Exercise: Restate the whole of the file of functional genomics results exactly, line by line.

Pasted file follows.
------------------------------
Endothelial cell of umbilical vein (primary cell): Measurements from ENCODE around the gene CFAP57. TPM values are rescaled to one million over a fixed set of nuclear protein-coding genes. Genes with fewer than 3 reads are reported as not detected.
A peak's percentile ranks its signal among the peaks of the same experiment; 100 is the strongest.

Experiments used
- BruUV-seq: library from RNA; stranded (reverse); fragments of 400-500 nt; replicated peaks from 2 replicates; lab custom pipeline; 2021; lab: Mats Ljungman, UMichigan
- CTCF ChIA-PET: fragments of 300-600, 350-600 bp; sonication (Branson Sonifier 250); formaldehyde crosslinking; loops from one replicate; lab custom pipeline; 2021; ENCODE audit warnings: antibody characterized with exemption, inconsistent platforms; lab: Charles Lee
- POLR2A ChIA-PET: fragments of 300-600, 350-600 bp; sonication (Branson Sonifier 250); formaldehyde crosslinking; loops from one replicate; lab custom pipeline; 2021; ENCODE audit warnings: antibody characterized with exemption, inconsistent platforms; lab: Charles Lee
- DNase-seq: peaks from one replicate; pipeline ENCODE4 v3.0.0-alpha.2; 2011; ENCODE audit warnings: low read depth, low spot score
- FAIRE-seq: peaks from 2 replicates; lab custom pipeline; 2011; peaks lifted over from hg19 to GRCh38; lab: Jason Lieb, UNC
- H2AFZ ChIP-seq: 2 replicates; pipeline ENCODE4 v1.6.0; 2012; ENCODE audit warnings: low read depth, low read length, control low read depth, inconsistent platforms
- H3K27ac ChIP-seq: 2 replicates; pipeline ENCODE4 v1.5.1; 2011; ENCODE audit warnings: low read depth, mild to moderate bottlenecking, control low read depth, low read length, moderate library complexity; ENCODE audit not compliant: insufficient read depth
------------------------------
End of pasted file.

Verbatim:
Endothelial cell of umbilical vein (primary cell): Measurements from ENCODE around the gene CFAP57. TPM values are rescaled to one million over a fixed set of nuclear protein-coding genes. Genes with fewer than 3 reads are reported as not detected.
A peak's percentile ranks its signal among the peaks of the same experiment; 100 is the strongest.

Experiments used
- BruUV-seq: library from RNA; stranded (reverse); fragments of 400-500 nt; replicated peaks from 2 replicates; lab custom pipeline; 2021; lab: Mats Ljungman, UMichigan
- CTCF ChIA-PET: fragments of 300-600, 350-600 bp; sonication (Branson Sonifier 250); formaldehyde crosslinking; loops from one replicate; lab custom pipeline; 2021; ENCODE audit warnings: antibody characterized with exemption, inconsistent platforms; lab: Charles Lee
- POLR2A ChIA-PET: fragments of 300-600, 350-600 bp; sonication (Branson Sonifier 250); formaldehyde crosslinking; loops from one replicate; lab custom pipeline; 2021; ENCODE audit warnings: antibody characterized with exemption, inconsistent platforms; lab: Charles Lee
- DNase-seq: peaks from one replicate; pipeline ENCODE4 v3.0.0-alpha.2; 2011; ENCODE audit warnings: low read depth, low spot score
- FAIRE-seq: peaks from 2 replicates; lab custom pipeline; 2011; peaks lifted over from hg19 to GRCh38; lab: Jason Lieb, UNC
- H2AFZ ChIP-seq: 2 replicates; pipeline ENCODE4 v1.6.0; 2012; ENCODE audit warnings: low read depth, low read length, control low read depth, inconsistent platforms
- H3K27ac ChIP-seq: 2 replicates; pipeline ENCODE4 v1.5.1; 2011; ENCODE audit warnings: low read depth, mild to moderate bottlenecking, control low read depth, low read length, moderate library complexity; ENCODE audit not compliant: insufficient read depth